David Rider is the Star’s City Hall bureau chief and a reporter covering Toronto politics. Follow him on Twitter: @dmrider

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‘I believed something was wrong with me’: Edmonton man calls for conversion therapy ban – Edmonton

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Kevin Schultz voluntarily spent four years in conversion therapy, a program that claims to change an individual’s sexuality from gay to straight.

Schultz said he entered the program because he believed something was wrong with him.

“I am from a very religious background. There was no room for gay people within the church,” Schultz said. “This homophobia that was all around me was internalized as well.”

LISTEN BELOW: Conversation therapy survivor Kevin Schultz speaks with the 630 CHED Afternoon News

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Speaking on the 630 CHED Afternoon News, Schultz said the underlying assumption of conversion therapy is that no one is born gay.

“Everyone is born straight, something has happened that made us gay,” said Schultz. “So if you could find what the cause was, you could fix it… (as if) you’re broken.”

Schultz said he tried to ignore his feelings, getting married to a woman and having three kids.

“I didn’t really accept that I was gay until I left conversion therapy. I thought that I was just struggling with same-sex attraction,” Schultz said. “I (had) to find a way to be normal. I saw myself as sick, and here was a solution.”

Schultz said he tried very hard to convince himself conversion therapy was working.

“I had a family dependent on me. I didn’t want to put them through what I knew would happen if I came out. I wanted to find a way to be a straight man,” said Schultz. “When I look back on my life before I came out, (what I remember most) is being very lonely.”

An online petition is calling on the Trudeau government to implement a nationwide ban on conversion therapy.

Since its launch in September, the petition has garnered more than 3,000 signatures and is set to be presented in the House of Commons in January.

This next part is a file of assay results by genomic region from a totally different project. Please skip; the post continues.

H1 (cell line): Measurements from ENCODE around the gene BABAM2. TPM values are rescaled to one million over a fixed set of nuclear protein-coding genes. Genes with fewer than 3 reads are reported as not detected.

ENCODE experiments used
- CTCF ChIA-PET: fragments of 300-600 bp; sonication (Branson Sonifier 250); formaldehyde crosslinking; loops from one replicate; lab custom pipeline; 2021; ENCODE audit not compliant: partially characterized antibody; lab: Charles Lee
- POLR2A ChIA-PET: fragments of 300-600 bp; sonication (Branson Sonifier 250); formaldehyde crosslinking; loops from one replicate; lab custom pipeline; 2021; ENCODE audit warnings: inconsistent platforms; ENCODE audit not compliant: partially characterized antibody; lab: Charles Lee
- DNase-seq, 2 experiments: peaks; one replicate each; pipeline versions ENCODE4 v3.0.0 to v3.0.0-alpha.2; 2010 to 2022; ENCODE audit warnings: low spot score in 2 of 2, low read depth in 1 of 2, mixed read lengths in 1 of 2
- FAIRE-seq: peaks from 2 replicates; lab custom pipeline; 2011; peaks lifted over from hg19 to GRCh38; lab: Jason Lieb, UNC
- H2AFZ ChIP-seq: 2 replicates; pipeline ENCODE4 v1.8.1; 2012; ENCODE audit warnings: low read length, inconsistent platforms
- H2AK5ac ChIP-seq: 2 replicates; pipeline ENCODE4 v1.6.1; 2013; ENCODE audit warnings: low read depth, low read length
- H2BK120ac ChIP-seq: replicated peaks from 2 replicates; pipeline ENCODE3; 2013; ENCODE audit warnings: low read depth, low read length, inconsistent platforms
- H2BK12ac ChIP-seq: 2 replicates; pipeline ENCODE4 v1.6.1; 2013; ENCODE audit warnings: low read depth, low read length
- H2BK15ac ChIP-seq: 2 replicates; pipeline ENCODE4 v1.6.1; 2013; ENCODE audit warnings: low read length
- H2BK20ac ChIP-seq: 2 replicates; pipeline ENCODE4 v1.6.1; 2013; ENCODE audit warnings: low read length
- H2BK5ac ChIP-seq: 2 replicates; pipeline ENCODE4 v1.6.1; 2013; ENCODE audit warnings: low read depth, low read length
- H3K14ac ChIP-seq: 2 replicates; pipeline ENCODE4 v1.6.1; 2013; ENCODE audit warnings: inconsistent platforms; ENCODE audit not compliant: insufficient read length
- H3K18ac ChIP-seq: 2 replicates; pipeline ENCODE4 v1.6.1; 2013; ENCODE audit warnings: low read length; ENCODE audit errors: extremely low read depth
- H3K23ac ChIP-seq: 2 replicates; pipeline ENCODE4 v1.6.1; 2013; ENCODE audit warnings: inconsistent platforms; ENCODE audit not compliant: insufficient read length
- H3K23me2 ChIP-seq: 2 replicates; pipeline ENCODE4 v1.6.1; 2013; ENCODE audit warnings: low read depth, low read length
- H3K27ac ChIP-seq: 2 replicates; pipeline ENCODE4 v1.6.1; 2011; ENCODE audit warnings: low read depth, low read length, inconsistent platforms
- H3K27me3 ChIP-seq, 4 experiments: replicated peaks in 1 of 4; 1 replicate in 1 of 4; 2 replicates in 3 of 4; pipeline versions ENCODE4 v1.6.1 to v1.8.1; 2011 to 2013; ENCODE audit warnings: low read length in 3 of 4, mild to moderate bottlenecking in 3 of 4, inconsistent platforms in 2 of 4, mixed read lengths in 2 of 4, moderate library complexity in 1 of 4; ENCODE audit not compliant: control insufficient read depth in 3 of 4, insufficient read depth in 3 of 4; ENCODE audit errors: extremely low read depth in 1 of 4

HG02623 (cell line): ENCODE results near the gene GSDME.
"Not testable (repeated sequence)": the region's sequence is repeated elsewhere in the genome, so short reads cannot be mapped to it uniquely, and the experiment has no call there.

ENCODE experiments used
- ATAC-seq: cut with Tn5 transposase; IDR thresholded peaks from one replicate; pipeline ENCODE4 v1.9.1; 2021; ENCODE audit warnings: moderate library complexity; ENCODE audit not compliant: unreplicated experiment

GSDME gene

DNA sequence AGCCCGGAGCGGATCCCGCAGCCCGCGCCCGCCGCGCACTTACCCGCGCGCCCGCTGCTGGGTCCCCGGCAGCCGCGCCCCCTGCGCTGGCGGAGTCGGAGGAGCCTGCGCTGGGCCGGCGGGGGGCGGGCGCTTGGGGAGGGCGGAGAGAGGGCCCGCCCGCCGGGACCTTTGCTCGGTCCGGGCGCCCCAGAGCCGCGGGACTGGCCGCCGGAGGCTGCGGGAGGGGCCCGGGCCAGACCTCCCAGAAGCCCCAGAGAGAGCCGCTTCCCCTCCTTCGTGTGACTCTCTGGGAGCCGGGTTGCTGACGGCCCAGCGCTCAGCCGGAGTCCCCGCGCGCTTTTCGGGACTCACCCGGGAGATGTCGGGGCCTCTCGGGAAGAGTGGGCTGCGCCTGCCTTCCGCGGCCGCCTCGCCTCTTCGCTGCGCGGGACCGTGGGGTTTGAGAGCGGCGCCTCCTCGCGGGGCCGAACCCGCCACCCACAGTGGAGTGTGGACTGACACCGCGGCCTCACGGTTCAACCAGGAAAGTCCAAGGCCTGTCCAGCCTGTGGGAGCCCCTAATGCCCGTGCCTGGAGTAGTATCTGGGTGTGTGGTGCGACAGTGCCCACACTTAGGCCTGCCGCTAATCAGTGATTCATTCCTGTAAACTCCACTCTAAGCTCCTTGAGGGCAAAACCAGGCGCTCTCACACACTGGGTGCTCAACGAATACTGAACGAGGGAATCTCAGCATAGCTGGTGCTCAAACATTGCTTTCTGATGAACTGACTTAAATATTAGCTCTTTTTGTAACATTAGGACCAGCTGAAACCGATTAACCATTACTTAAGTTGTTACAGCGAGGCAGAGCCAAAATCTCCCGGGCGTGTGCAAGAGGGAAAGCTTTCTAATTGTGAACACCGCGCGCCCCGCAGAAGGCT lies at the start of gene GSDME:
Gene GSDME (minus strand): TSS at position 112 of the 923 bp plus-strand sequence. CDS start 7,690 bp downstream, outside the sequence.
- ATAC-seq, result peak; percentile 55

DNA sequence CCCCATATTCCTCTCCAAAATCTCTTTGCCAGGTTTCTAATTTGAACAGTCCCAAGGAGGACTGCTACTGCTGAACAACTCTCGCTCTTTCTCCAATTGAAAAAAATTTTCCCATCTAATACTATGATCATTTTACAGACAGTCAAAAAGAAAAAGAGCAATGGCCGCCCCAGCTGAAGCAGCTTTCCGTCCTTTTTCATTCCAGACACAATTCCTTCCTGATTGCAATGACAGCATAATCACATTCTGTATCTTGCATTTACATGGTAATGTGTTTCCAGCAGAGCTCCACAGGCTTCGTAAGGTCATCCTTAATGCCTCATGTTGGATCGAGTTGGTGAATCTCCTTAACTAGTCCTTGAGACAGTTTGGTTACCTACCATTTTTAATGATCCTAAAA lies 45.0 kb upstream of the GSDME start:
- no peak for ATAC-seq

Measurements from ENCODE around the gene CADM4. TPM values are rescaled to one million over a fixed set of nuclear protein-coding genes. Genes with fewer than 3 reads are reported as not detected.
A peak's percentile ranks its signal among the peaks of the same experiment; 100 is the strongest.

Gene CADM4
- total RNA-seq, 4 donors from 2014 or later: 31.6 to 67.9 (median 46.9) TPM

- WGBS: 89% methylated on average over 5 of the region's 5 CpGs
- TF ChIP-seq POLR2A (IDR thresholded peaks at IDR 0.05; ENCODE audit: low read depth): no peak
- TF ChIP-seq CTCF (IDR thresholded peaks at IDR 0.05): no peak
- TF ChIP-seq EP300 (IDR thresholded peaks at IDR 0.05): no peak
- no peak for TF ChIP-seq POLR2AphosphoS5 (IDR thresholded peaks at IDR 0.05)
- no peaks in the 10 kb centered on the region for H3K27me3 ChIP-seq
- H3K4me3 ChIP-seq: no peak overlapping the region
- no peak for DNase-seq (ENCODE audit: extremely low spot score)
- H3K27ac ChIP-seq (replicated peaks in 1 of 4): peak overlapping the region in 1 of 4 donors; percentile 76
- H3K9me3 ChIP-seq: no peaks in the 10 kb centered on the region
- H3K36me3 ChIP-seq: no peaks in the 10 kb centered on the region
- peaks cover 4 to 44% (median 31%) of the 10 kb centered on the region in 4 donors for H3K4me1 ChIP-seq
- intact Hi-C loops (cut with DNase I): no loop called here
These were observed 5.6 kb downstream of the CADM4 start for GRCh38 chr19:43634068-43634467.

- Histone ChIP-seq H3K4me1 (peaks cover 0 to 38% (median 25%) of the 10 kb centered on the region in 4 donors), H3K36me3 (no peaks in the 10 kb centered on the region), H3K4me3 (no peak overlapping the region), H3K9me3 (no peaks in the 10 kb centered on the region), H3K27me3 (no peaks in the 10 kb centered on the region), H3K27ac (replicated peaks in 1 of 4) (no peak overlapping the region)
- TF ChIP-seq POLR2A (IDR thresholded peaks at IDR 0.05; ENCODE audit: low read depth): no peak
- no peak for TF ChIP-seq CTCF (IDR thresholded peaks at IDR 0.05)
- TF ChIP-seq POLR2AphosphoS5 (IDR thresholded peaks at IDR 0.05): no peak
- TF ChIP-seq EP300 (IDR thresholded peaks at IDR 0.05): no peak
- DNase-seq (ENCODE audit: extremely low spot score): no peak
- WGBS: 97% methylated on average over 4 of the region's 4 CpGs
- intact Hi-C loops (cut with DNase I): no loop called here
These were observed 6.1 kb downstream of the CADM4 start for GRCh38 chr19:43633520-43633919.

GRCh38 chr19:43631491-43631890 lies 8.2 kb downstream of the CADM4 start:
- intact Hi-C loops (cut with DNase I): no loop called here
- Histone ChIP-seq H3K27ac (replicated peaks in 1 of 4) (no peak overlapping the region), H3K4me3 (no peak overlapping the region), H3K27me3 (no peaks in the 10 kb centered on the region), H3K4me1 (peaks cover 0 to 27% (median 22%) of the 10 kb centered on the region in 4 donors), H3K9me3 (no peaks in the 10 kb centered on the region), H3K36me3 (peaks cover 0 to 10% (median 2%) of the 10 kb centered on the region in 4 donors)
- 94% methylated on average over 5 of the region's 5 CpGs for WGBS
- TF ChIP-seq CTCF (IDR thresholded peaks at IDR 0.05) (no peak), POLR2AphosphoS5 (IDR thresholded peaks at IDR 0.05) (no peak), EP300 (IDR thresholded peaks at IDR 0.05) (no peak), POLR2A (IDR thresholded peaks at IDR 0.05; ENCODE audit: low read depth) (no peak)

READ MORE:
Petition to ban conversion therapy across Canada gains steam, survivor says it’s ‘long overdue’

Edmonton-Castle Downs MLA Nicole Goehring is working on a private member’s bill to institute a ban in Alberta.

“We support the request that the feds ban this, but we’re looking at an Alberta perspective. We know that (conversion therapy) is discriminatory and causes harm,” Goehring told 630 CHED.


READ MORE:
Alberta NDP to introduce bill banning gay conversion therapy

“We’ve heard loud and clear from the LGBTQ+ community that this is a ban that is long overdue and absolutely needs to happen now,” said Goehring. “We’re still in the process of working on the language (of the bill) because we want to get it right.”

Schultz recalls the night he left conversion therapy as the “happiest and scariest moment of (his) life.”

“There was someone in the group that said he was hallucinating and hearing voices. (To me), it felt like he needed to be in an emergency room. But instead, the leader of the group said: ‘You’re being plagued by a demon, and we need to pray this out of you.’”

Schultz walked out the door and drove home. He recalls it as the moment he knew he had to come out.

“It felt like this huge burden had been lifted. But I was also terrified,” he said.

It’s now been 10 years since Schultz left conversion therapy. He has been married to his husband for seven years.

He said he is hopeful legislation will move forward.

“I just want (LGBTQ) people to know you are not alone. There is a whole community waiting for you. We know how good it is on this side.”

© 2018 Global News, a division of Corus Entertainment Inc.